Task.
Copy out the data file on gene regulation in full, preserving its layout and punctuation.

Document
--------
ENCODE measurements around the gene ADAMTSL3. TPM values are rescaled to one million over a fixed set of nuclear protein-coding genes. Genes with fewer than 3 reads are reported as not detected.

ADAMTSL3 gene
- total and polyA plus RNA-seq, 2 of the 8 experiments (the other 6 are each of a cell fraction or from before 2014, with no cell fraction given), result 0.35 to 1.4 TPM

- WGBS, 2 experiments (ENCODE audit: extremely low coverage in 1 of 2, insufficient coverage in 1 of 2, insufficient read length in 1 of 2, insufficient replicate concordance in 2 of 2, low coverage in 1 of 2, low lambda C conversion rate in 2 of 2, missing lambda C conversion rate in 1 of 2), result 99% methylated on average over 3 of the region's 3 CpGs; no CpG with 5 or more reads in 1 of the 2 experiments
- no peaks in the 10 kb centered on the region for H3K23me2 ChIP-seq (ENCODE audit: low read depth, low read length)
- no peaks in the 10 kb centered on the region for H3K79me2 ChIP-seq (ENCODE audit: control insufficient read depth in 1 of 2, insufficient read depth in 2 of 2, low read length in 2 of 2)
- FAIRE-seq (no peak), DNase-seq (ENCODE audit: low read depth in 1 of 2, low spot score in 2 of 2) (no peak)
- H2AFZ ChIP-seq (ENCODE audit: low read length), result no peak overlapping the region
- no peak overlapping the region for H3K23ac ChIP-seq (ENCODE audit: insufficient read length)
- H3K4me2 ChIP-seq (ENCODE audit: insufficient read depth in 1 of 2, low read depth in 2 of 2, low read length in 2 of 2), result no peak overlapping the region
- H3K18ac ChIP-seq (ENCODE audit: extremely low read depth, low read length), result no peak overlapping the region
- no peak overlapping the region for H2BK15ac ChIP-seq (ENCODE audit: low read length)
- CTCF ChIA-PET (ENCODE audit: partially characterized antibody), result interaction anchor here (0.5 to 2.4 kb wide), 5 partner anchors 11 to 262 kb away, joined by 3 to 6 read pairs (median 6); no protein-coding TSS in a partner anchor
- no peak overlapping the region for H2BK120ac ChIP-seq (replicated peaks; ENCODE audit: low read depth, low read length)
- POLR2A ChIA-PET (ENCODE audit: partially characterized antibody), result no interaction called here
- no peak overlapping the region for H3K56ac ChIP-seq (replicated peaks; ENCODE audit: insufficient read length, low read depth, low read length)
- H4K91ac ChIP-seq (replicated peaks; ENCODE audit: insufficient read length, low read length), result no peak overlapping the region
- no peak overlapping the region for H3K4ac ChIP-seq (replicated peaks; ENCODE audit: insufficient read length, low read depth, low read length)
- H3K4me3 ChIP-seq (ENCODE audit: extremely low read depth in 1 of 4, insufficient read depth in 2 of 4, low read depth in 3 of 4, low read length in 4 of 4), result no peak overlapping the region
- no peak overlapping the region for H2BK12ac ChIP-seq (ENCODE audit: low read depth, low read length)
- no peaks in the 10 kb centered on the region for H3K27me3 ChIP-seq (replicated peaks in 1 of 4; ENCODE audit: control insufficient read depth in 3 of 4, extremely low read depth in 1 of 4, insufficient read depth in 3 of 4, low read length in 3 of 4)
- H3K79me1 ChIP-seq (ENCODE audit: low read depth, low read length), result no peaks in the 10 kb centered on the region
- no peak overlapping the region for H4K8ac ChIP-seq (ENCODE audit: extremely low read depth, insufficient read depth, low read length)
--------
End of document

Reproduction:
ENCODE measurements around the gene ADAMTSL3. TPM values are rescaled to one million over a fixed set of nuclear protein-coding genes. Genes with fewer than 3 reads are reported as not detected.

ADAMTSL3 gene
- total and polyA plus RNA-seq, 2 of the 8 experiments (the other 6 are each of a cell fraction or from before 2014, with no cell fraction given), result 0.35 to 1.4 TPM

- WGBS, 2 experiments (ENCODE audit: extremely low coverage in 1 of 2, insufficient coverage in 1 of 2, insufficient read length in 1 of 2, insufficient replicate concordance in 2 of 2, low coverage in 1 of 2, low lambda C conversion rate in 2 of 2, missing lambda C conversion rate in 1 of 2), result 99% methylated on average over 3 of the region's 3 CpGs; no CpG with 5 or more reads in 1 of the 2 experiments
- no peaks in the 10 kb centered on the region for H3K23me2 ChIP-seq (ENCODE audit: low read depth, low read length)
- no peaks in the 10 kb centered on the region for H3K79me2 ChIP-seq (ENCODE audit: control insufficient read depth in 1 of 2, insufficient read depth in 2 of 2, low read length in 2 of 2)
- FAIRE-seq (no peak), DNase-seq (ENCODE audit: low read depth in 1 of 2, low spot score in 2 of 2) (no peak)
- H2AFZ ChIP-seq (ENCODE audit: low read length), result no peak overlapping the region
- no peak overlapping the region for H3K23ac ChIP-seq (ENCODE audit: insufficient read length)
- H3K4me2 ChIP-seq (ENCODE audit: insufficient read depth in 1 of 2, low read depth in 2 of 2, low read length in 2 of 2), result no peak overlapping the region
- H3K18ac ChIP-seq (ENCODE audit: extremely low read depth, low read length), result no peak overlapping the region
- no peak overlapping the region for H2BK15ac ChIP-seq (ENCODE audit: low read length)
- CTCF ChIA-PET (ENCODE audit: partially characterized antibody), result interaction anchor here (0.5 to 2.4 kb wide), 5 partner anchors 11 to 262 kb away, joined by 3 to 6 read pairs (median 6); no protein-coding TSS in a partner anchor
- no peak overlapping the region for H2BK120ac ChIP-seq (replicated peaks; ENCODE audit: low read depth, low read length)
- POLR2A ChIA-PET (ENCODE audit: partially characterized antibody), result no interaction called here
- no peak overlapping the region for H3K56ac ChIP-seq (replicated peaks; ENCODE audit: insufficient read length, low read depth, low read length)
- H4K91ac ChIP-seq (replicated peaks; ENCODE audit: insufficient read length, low read length), result no peak overlapping the region
- no peak overlapping the region for H3K4ac ChIP-seq (replicated peaks; ENCODE audit: insufficient read length, low read depth, low read length)
- H3K4me3 ChIP-seq (ENCODE audit: extremely low read depth in 1 of 4, insufficient read depth in 2 of 4, low read depth in 3 of 4, low read length in 4 of 4), result no peak overlapping the region
- no peak overlapping the region for H2BK12ac ChIP-seq (ENCODE audit: low read depth, low read length)
- no peaks in the 10 kb centered on the region for H3K27me3 ChIP-seq (replicated peaks in 1 of 4; ENCODE audit: control insufficient read depth in 3 of 4, extremely low read depth in 1 of 4, insufficient read depth in 3 of 4, low read length in 3 of 4)
- H3K79me1 ChIP-seq (ENCODE audit: low read depth, low read length), result no peaks in the 10 kb centered on the region
- no peak overlapping the region for H4K8ac ChIP-seq (ENCODE audit: extremely low read depth, insufficient read depth, low read length)